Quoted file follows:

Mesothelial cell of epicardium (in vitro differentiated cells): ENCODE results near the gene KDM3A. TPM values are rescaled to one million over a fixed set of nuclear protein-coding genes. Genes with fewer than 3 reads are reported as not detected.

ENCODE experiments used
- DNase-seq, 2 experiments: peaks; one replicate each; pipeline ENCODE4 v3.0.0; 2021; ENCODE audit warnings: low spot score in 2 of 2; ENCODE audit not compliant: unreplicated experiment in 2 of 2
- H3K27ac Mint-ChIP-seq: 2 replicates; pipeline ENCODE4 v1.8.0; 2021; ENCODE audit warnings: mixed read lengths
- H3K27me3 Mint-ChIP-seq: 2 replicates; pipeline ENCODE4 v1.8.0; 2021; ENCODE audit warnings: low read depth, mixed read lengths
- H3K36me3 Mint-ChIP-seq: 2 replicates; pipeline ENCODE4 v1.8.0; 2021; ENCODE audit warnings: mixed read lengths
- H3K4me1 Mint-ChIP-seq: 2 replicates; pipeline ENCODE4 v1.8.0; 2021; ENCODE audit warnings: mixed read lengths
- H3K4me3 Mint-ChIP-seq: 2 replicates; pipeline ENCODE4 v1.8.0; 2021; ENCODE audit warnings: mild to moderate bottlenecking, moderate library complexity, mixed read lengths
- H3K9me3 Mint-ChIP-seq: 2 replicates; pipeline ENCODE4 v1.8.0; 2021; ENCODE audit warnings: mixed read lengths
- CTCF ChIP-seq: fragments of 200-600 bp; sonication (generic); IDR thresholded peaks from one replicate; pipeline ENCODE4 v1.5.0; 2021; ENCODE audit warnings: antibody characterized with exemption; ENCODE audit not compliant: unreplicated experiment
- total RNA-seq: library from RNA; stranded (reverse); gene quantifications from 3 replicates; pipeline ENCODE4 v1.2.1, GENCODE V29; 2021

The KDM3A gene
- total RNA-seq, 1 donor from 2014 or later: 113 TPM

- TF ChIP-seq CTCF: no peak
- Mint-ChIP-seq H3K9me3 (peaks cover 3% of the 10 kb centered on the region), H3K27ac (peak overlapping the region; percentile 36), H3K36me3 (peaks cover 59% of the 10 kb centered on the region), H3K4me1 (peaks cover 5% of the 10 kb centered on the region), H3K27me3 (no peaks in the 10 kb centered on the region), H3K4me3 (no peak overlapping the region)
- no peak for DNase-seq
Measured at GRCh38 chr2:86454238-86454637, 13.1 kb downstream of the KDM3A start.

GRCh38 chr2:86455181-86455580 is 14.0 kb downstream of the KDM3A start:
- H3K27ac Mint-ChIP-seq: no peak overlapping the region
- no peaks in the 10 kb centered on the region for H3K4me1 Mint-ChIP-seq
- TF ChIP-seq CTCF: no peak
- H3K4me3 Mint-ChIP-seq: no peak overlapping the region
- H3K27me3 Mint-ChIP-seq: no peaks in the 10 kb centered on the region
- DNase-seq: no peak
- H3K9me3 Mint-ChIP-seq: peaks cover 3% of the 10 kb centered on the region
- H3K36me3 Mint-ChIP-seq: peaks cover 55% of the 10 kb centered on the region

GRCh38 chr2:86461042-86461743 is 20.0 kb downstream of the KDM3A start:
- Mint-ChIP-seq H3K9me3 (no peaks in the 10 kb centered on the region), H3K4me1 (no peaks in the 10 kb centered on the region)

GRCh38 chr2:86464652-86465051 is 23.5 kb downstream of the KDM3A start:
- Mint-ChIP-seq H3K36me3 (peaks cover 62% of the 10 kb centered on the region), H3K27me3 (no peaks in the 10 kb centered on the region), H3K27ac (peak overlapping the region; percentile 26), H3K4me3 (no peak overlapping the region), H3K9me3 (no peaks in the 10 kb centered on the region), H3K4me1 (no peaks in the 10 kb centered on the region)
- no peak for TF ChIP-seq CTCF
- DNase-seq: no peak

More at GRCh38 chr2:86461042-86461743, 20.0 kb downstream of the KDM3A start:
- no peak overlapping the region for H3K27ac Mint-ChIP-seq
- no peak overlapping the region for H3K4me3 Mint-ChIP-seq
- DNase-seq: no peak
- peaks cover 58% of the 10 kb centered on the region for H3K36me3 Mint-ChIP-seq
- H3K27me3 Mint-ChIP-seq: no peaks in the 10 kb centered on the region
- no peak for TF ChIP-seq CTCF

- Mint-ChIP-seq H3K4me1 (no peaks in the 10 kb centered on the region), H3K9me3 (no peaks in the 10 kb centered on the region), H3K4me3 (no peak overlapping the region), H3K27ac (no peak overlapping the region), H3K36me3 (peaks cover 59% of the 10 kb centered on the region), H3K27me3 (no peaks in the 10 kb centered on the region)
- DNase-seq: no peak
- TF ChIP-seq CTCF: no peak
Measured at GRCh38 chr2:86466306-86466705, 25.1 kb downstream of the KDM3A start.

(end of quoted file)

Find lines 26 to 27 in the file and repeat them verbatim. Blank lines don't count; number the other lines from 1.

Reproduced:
- H3K36me3 Mint-ChIP-seq: peaks cover 55% of the 10 kb centered on the region

GRCh38 chr2:86461042-86461743 is 20.0 kb downstream of the KDM3A start: